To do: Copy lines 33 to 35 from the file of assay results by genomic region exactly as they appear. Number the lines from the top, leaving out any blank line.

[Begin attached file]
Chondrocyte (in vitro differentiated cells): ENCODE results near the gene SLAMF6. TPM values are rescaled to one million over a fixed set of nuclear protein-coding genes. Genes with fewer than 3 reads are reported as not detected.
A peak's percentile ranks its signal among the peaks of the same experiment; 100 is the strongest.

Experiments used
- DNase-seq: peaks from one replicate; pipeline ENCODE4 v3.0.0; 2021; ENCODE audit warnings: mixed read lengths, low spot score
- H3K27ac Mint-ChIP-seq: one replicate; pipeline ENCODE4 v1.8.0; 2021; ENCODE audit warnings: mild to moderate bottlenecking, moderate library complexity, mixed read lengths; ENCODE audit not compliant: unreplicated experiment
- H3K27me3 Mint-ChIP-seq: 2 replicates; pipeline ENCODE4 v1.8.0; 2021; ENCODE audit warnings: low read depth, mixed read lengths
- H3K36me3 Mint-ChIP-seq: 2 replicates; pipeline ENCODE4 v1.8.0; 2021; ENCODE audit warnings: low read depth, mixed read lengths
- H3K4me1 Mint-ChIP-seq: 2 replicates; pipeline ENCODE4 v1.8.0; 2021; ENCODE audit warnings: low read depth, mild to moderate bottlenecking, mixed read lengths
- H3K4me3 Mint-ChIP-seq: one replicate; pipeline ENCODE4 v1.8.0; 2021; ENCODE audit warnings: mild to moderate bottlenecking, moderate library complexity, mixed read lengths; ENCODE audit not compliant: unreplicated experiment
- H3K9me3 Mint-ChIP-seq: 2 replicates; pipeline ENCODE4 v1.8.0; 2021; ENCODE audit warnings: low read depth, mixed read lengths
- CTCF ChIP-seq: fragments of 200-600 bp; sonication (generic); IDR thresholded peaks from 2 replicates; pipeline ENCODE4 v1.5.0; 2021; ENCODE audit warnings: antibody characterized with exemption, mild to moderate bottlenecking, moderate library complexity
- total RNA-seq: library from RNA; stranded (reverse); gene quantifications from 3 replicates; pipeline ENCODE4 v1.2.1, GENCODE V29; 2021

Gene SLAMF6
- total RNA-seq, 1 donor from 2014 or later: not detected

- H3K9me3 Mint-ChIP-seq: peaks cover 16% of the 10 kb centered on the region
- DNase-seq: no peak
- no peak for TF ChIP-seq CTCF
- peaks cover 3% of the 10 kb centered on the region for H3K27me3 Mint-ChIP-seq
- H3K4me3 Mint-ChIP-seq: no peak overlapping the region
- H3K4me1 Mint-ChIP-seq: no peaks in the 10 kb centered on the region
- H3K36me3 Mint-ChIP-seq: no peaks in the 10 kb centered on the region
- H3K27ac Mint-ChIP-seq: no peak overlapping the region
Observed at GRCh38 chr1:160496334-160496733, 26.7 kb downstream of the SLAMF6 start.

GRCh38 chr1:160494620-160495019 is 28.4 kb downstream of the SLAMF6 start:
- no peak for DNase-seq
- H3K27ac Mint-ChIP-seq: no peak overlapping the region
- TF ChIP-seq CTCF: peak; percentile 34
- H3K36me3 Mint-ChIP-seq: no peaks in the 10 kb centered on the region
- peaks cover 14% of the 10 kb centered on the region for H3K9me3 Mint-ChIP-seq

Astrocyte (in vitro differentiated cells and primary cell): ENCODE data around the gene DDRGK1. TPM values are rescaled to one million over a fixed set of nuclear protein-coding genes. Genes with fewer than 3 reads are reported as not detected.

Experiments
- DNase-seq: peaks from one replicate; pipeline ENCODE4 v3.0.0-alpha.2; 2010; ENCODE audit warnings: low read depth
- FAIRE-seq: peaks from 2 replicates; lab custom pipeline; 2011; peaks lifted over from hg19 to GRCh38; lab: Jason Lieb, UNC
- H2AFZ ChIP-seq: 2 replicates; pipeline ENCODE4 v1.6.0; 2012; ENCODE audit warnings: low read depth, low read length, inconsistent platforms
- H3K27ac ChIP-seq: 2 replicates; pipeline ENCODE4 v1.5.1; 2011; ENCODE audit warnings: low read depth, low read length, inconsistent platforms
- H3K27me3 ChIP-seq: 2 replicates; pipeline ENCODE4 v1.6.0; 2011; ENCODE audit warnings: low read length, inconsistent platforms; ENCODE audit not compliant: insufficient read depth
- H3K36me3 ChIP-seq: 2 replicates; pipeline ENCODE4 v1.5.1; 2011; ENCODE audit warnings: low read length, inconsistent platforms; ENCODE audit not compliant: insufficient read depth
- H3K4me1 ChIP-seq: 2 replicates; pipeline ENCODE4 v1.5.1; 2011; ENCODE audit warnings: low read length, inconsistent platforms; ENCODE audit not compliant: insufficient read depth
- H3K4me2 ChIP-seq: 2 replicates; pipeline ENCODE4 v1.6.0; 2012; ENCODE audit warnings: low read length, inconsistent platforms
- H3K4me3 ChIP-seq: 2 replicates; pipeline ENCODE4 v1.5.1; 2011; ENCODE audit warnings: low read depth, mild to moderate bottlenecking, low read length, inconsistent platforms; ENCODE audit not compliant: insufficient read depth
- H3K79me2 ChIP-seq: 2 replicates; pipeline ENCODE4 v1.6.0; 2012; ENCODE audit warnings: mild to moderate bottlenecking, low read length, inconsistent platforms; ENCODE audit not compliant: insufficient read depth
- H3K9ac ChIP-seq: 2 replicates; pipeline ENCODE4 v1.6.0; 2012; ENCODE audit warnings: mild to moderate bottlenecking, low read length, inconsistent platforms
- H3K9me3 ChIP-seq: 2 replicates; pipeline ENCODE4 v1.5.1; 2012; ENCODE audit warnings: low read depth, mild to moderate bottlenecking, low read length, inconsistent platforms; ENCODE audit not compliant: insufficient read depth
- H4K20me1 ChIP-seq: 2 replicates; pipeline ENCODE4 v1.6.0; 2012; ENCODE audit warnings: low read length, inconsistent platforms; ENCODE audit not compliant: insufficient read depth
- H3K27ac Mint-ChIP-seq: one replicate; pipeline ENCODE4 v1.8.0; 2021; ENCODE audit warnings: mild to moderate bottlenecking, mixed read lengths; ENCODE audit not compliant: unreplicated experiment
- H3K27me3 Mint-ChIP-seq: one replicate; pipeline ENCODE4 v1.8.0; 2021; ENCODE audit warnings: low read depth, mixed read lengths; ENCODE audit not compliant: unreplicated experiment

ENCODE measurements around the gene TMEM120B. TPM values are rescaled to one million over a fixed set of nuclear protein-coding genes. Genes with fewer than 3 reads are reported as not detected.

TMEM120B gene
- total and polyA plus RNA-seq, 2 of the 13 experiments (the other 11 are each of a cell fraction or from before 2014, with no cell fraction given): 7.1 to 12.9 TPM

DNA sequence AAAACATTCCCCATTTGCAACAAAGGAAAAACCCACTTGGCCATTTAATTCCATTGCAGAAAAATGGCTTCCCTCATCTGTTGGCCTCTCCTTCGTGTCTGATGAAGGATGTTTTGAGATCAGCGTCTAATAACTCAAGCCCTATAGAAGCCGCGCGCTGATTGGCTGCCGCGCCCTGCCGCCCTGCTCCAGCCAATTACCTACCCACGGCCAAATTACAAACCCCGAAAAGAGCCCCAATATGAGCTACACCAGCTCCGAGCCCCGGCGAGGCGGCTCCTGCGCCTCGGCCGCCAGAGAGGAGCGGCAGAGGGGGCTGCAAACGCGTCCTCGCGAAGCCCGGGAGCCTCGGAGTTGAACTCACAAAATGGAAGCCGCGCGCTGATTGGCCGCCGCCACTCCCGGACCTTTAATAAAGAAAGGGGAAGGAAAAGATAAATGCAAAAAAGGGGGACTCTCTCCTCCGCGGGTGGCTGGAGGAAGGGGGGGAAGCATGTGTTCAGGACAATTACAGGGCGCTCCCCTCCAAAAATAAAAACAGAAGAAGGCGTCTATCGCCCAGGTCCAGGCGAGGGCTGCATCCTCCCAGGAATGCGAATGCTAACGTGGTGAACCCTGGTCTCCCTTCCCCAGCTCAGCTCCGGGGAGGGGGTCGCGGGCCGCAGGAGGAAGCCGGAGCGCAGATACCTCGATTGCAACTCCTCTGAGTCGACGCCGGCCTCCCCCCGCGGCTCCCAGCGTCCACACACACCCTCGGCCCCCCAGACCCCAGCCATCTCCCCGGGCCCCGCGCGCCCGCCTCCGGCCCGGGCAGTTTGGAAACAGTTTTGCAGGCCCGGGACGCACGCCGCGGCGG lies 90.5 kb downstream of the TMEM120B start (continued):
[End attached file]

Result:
- FAIRE-seq: peaks from 2 replicates; lab custom pipeline; 2011; peaks lifted over from hg19 to GRCh38; lab: Jason Lieb, UNC
- H2AFZ ChIP-seq: 2 replicates; pipeline ENCODE4 v1.6.0; 2012; ENCODE audit warnings: low read depth, low read length, inconsistent platforms
- H3K27ac ChIP-seq: 2 replicates; pipeline ENCODE4 v1.5.1; 2011; ENCODE audit warnings: low read depth, low read length, inconsistent platforms